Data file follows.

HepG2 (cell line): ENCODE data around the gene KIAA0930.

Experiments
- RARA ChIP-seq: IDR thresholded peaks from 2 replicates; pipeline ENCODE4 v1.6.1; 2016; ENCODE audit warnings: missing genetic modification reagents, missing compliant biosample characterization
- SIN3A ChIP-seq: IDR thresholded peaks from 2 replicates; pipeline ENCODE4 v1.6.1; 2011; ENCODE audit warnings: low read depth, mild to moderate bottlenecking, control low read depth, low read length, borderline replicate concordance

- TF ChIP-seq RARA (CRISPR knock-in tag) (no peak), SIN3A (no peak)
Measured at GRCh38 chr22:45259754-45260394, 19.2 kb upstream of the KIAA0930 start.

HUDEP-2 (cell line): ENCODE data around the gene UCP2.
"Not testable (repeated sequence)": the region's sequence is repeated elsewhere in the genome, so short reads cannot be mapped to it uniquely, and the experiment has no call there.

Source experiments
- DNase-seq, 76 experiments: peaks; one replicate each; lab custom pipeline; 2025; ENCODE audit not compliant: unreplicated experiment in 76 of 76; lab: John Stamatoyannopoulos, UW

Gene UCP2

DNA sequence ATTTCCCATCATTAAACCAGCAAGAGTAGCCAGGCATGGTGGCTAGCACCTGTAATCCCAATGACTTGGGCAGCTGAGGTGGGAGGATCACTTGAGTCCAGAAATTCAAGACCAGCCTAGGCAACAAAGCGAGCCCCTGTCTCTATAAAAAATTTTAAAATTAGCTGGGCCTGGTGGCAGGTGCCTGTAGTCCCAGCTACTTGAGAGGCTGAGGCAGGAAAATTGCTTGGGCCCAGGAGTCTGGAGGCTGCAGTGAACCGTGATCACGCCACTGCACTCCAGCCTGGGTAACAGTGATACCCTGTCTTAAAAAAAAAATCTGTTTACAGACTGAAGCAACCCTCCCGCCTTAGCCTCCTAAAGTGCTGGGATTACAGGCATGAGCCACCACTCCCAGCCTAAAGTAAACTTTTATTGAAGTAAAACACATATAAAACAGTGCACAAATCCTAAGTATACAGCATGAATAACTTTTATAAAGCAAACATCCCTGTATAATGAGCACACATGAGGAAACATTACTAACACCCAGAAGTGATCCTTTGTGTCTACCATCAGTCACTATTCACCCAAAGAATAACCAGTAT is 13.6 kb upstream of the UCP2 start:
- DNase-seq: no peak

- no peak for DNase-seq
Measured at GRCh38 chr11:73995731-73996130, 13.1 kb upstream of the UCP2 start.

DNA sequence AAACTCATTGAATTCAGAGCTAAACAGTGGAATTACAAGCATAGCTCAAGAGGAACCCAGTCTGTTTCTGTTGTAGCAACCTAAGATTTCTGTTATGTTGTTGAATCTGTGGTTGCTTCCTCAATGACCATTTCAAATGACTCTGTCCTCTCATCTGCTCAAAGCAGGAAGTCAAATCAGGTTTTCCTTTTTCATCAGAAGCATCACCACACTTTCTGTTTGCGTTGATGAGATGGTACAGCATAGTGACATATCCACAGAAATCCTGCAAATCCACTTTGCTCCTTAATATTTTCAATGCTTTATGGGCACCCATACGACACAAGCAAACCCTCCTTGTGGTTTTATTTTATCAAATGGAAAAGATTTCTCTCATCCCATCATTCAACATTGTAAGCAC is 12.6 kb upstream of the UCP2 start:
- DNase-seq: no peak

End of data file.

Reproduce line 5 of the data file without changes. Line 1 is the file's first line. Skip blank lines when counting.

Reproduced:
- TF ChIP-seq RARA (CRISPR knock-in tag) (no peak), SIN3A (no peak)